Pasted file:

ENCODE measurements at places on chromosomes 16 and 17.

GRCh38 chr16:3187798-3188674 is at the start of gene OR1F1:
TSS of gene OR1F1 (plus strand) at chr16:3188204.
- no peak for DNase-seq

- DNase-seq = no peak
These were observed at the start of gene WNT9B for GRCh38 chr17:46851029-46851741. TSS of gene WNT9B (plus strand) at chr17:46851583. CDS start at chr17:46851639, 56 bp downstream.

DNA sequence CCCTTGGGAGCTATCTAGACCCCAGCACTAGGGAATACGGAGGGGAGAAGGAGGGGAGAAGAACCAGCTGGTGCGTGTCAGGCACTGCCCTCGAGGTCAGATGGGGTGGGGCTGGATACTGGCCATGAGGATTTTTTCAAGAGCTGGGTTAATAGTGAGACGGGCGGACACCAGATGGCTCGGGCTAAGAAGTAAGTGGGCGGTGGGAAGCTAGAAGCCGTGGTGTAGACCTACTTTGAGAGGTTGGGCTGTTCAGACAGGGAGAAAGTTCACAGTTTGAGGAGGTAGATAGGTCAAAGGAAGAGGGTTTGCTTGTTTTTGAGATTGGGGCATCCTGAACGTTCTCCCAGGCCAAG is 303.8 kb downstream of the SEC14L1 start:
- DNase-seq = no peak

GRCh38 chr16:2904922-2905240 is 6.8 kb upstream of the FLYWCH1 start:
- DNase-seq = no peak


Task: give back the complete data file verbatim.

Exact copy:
ENCODE measurements at places on chromosomes 16 and 17.

GRCh38 chr16:3187798-3188674 is at the start of gene OR1F1:
TSS of gene OR1F1 (plus strand) at chr16:3188204.
- no peak for DNase-seq

- DNase-seq = no peak
These were observed at the start of gene WNT9B for GRCh38 chr17:46851029-46851741. TSS of gene WNT9B (plus strand) at chr17:46851583. CDS start at chr17:46851639, 56 bp downstream.

DNA sequence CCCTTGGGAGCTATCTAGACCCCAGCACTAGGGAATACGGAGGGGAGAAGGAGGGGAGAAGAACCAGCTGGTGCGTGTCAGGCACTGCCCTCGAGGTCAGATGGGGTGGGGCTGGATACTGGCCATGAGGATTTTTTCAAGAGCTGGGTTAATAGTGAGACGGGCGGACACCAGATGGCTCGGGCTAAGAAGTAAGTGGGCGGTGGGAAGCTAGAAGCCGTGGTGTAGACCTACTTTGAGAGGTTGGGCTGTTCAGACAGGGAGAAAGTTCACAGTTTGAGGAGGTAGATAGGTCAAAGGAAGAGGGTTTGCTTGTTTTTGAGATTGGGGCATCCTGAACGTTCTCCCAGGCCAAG is 303.8 kb downstream of the SEC14L1 start:
- DNase-seq = no peak

GRCh38 chr16:2904922-2905240 is 6.8 kb upstream of the FLYWCH1 start:
- DNase-seq = no peak